A test court case claiming compensation against a Catholic diocese opens today, after a former principal and a chaplain at a children’s home run by the diocese were imprisoned for historic sex offences earlier this year.
Five survivors have brought a civil claim, due to be heard at the high court in Leeds, against the Catholic diocese of Middlesbrough and the De La Salle Brothers, whose members ran St William’s Home in Market Weighton, east Yorkshire.
If the case is successful, the Catholic Church in the UK could be liable to pay compensation of millions of pounds.
In January, James Carragher, former principal at the home, was jailed for 15 years after being convicted of indecent assault and serious sex offences against 11 boys at the home between 1970 and 1991.
Anthony MacCallen, the former chaplain, was convicted of 11 charges.
The residential school, which closed in 1992, took boys from troubled backgrounds referred by local authorities.
A civil action launched in 2004 was delayed by a dispute between the diocese and the Brothers over which was liable for an £8m compensation claim. In 2012, the Supreme Court ruled that both were liable.
David Greenwood of Switalskis solicitors who has represented survivors since 2003, said: “It is hoped that this trial will bring a positive conclusion to the cases for the many deserving victims of abuse at St William’s. There have been many convictions, in 1993, 2004 and 2015. This case is a test for our civil justice system. I hope it will be able to provide real justice.”
In a statement, the de la Salle brothers said: “We repeat our total condemnation of the serious criminal behaviour of James Carragher, a former member of the De La Salle Brothers, during his time on the staff at St William’s.
“We condemn, without reservation, any action or behaviour which harms young people. We deeply regret what happened at St William’s and the harm that was done there through the behaviour of James Carragher. We unreservedly apologise to all who have been affected by his behaviour. Our hearts go out to all victims of abuse and their families.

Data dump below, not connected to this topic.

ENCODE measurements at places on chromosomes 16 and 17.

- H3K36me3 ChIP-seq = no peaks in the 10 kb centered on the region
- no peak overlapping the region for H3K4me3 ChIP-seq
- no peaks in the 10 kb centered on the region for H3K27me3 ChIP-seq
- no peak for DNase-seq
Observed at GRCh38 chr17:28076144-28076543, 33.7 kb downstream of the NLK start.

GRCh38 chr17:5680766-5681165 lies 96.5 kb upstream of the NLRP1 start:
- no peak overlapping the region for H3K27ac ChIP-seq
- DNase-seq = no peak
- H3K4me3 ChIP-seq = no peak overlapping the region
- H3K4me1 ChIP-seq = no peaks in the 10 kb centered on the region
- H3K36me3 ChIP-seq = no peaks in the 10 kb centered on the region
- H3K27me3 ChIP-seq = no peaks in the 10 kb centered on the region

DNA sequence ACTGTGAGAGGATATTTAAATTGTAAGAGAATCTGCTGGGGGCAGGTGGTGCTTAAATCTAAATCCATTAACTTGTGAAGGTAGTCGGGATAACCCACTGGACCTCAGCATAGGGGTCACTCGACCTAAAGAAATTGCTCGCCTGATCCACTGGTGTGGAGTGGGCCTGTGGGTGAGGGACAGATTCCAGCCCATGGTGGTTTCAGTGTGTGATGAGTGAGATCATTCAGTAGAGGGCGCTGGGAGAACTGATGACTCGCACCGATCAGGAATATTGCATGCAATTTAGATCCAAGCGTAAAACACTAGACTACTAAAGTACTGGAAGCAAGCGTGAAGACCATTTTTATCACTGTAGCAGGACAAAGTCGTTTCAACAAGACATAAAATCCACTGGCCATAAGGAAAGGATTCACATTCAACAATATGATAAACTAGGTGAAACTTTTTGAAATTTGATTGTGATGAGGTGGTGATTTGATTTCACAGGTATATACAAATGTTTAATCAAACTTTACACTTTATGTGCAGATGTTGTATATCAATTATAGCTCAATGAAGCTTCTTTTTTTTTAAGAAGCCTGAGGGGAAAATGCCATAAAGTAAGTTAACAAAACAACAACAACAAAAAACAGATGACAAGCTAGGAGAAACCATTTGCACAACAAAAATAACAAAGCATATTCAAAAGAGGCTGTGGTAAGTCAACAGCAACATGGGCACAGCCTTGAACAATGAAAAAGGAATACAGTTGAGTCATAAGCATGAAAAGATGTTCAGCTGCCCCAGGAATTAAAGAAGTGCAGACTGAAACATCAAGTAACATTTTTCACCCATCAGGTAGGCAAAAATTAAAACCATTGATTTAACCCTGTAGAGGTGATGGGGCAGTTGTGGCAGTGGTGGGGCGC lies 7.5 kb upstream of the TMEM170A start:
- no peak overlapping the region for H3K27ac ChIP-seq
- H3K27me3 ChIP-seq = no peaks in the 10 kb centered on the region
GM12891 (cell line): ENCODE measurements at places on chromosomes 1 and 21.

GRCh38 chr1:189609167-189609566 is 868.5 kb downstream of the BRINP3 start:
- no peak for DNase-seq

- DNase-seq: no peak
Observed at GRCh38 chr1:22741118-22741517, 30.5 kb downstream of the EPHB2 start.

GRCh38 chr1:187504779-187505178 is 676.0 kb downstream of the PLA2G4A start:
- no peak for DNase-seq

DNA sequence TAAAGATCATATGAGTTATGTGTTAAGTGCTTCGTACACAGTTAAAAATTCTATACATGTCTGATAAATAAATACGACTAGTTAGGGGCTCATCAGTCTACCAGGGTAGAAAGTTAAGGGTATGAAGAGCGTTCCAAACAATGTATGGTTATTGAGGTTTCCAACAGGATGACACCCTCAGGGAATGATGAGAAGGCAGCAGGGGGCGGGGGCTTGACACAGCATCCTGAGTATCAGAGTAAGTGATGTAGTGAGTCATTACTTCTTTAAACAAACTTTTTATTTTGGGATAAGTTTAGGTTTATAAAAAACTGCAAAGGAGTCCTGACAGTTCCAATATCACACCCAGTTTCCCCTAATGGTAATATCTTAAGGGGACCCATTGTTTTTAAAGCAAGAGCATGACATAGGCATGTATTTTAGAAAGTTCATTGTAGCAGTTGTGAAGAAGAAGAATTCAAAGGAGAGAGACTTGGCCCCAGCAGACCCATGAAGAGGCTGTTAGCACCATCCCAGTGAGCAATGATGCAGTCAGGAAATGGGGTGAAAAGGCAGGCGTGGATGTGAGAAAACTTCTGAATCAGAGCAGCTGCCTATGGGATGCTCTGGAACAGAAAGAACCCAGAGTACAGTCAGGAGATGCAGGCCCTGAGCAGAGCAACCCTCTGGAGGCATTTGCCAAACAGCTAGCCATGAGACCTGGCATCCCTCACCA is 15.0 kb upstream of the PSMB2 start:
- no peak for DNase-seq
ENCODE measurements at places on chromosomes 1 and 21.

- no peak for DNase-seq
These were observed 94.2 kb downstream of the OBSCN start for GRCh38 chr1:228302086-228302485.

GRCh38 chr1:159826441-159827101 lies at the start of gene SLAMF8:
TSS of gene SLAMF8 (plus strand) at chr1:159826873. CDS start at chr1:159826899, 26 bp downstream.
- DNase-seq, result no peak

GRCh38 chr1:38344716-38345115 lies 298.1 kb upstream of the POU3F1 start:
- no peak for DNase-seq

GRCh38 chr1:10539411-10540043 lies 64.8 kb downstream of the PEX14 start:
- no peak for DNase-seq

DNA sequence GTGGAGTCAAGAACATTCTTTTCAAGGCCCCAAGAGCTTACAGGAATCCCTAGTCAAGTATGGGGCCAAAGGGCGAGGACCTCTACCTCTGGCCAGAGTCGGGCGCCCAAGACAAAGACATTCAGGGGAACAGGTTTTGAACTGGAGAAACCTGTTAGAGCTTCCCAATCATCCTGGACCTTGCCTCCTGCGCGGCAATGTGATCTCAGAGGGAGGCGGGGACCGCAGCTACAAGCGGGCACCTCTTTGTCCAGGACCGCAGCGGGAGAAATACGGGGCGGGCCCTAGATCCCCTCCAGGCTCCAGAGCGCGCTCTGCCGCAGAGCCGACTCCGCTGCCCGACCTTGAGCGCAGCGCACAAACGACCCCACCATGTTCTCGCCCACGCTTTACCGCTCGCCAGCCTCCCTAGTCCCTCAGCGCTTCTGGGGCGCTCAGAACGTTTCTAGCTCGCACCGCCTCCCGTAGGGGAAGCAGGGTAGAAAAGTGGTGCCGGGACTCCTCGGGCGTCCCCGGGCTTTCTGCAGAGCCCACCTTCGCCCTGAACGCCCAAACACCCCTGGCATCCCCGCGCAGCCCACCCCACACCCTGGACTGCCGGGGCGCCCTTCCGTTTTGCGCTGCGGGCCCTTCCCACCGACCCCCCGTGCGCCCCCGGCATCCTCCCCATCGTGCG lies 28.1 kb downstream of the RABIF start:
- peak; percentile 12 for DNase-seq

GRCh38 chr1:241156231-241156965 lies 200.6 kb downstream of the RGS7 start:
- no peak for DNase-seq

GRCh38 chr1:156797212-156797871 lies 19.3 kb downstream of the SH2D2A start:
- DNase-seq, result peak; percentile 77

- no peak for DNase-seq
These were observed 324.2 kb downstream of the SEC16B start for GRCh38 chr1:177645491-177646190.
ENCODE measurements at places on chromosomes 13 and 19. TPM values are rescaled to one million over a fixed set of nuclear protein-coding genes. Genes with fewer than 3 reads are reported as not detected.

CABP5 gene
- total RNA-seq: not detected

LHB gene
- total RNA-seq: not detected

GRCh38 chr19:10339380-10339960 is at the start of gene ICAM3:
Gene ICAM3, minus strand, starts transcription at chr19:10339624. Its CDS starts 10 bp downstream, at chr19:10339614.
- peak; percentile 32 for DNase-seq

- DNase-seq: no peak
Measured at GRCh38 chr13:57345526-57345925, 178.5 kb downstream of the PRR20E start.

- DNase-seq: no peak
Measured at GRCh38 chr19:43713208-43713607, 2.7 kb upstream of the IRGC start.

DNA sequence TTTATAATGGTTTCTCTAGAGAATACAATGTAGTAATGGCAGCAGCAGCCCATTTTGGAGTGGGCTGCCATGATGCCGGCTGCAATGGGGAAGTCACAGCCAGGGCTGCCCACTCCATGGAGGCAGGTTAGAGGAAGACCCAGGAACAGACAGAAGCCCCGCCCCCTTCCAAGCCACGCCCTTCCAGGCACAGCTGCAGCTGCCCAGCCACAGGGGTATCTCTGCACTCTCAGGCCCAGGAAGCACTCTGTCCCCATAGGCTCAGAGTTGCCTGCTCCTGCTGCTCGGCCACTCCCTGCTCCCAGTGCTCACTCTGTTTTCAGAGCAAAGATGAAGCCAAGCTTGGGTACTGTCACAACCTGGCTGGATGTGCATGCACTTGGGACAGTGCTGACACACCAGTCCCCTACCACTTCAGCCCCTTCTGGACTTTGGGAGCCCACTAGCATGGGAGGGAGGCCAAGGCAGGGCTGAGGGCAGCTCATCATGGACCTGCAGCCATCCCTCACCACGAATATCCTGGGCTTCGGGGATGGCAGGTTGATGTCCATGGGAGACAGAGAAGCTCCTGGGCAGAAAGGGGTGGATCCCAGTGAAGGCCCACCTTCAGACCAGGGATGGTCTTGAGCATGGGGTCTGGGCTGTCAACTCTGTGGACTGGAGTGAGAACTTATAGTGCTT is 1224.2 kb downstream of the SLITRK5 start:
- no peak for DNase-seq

“The De La Salle Order is committed to the Safeguarding procedures of the Catholic Church. These are robust procedures and have been in place now for over 20 years. These procedures are followed rigorously and are subject to regular external independent inspection.
“In view of the ongoing legal matters before the courts we cannot comment further at this time.”
The Diocese of Middlesbrough said it “condemns unreservedly any action which causes harm or distress to others. Abusive behaviour has absolutely no place in the Catholic Church, or anywhere in society, and is against everything we stand for.
“These offences are historic and relate to individuals who have not been associated with the Diocese for some time, but they are a matter of profound regret, for which we apologise.
“We have in place robust safeguarding policies and procedures, overseen by a strong safeguarding team and in line with the comprehensive national safeguarding policies of the Catholic Church, to ensure all our parishioners, particularly children, young people and vulnerable adults, are as safe as possible.”
The case is expected to last three weeks.
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